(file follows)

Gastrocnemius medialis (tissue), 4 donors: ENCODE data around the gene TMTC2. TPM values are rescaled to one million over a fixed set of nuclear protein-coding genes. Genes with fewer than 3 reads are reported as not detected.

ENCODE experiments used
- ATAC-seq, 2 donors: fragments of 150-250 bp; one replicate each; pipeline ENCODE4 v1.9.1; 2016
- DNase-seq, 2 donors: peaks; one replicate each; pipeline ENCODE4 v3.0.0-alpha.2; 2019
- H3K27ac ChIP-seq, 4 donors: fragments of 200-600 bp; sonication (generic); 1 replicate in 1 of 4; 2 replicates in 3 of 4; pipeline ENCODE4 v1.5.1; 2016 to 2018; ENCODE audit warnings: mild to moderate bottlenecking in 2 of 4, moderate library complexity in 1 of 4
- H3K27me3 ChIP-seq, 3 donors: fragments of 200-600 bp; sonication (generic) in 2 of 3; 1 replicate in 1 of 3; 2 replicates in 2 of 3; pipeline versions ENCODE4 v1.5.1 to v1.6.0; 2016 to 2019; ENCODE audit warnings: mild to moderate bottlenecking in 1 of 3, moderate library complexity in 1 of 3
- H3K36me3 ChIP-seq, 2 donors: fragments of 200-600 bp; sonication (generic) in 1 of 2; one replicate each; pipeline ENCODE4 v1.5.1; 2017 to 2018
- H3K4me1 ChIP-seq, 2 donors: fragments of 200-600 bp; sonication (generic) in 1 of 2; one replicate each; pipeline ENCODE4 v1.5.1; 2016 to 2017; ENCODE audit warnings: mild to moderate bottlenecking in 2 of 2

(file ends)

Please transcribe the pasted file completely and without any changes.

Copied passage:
Gastrocnemius medialis (tissue), 4 donors: ENCODE data around the gene TMTC2. TPM values are rescaled to one million over a fixed set of nuclear protein-coding genes. Genes with fewer than 3 reads are reported as not detected.

ENCODE experiments used
- ATAC-seq, 2 donors: fragments of 150-250 bp; one replicate each; pipeline ENCODE4 v1.9.1; 2016
- DNase-seq, 2 donors: peaks; one replicate each; pipeline ENCODE4 v3.0.0-alpha.2; 2019
- H3K27ac ChIP-seq, 4 donors: fragments of 200-600 bp; sonication (generic); 1 replicate in 1 of 4; 2 replicates in 3 of 4; pipeline ENCODE4 v1.5.1; 2016 to 2018; ENCODE audit warnings: mild to moderate bottlenecking in 2 of 4, moderate library complexity in 1 of 4
- H3K27me3 ChIP-seq, 3 donors: fragments of 200-600 bp; sonication (generic) in 2 of 3; 1 replicate in 1 of 3; 2 replicates in 2 of 3; pipeline versions ENCODE4 v1.5.1 to v1.6.0; 2016 to 2019; ENCODE audit warnings: mild to moderate bottlenecking in 1 of 3, moderate library complexity in 1 of 3
- H3K36me3 ChIP-seq, 2 donors: fragments of 200-600 bp; sonication (generic) in 1 of 2; one replicate each; pipeline ENCODE4 v1.5.1; 2017 to 2018
- H3K4me1 ChIP-seq, 2 donors: fragments of 200-600 bp; sonication (generic) in 1 of 2; one replicate each; pipeline ENCODE4 v1.5.1; 2016 to 2017; ENCODE audit warnings: mild to moderate bottlenecking in 2 of 2